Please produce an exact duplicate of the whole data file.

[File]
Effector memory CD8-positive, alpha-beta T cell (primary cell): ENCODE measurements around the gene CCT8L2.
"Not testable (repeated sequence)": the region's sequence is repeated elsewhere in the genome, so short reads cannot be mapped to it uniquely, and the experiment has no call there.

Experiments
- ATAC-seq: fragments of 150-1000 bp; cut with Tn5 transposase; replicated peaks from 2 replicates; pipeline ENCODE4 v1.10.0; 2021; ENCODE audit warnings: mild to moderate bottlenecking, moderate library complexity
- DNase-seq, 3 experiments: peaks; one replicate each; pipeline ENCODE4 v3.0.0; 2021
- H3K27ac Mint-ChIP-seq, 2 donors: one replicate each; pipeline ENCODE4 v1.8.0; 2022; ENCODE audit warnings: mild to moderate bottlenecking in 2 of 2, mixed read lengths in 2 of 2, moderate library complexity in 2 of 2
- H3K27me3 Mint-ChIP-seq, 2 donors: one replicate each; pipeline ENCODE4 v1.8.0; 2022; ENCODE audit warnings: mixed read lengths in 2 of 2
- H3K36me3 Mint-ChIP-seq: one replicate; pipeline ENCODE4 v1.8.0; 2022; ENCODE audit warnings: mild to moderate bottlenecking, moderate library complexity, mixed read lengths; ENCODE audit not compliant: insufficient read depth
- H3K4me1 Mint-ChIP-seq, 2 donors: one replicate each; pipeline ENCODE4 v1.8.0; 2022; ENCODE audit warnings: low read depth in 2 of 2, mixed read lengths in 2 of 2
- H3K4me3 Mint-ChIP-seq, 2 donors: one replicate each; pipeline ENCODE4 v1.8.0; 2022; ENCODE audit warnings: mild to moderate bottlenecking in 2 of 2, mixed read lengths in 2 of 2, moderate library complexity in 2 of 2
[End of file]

Effector memory CD8-positive, alpha-beta T cell (primary cell): ENCODE measurements around the gene CCT8L2.
"Not testable (repeated sequence)": the region's sequence is repeated elsewhere in the genome, so short reads cannot be mapped to it uniquely, and the experiment has no call there.

Experiments
- ATAC-seq: fragments of 150-1000 bp; cut with Tn5 transposase; replicated peaks from 2 replicates; pipeline ENCODE4 v1.10.0; 2021; ENCODE audit warnings: mild to moderate bottlenecking, moderate library complexity
- DNase-seq, 3 experiments: peaks; one replicate each; pipeline ENCODE4 v3.0.0; 2021
- H3K27ac Mint-ChIP-seq, 2 donors: one replicate each; pipeline ENCODE4 v1.8.0; 2022; ENCODE audit warnings: mild to moderate bottlenecking in 2 of 2, mixed read lengths in 2 of 2, moderate library complexity in 2 of 2
- H3K27me3 Mint-ChIP-seq, 2 donors: one replicate each; pipeline ENCODE4 v1.8.0; 2022; ENCODE audit warnings: mixed read lengths in 2 of 2
- H3K36me3 Mint-ChIP-seq: one replicate; pipeline ENCODE4 v1.8.0; 2022; ENCODE audit warnings: mild to moderate bottlenecking, moderate library complexity, mixed read lengths; ENCODE audit not compliant: insufficient read depth
- H3K4me1 Mint-ChIP-seq, 2 donors: one replicate each; pipeline ENCODE4 v1.8.0; 2022; ENCODE audit warnings: low read depth in 2 of 2, mixed read lengths in 2 of 2
- H3K4me3 Mint-ChIP-seq, 2 donors: one replicate each; pipeline ENCODE4 v1.8.0; 2022; ENCODE audit warnings: mild to moderate bottlenecking in 2 of 2, mixed read lengths in 2 of 2, moderate library complexity in 2 of 2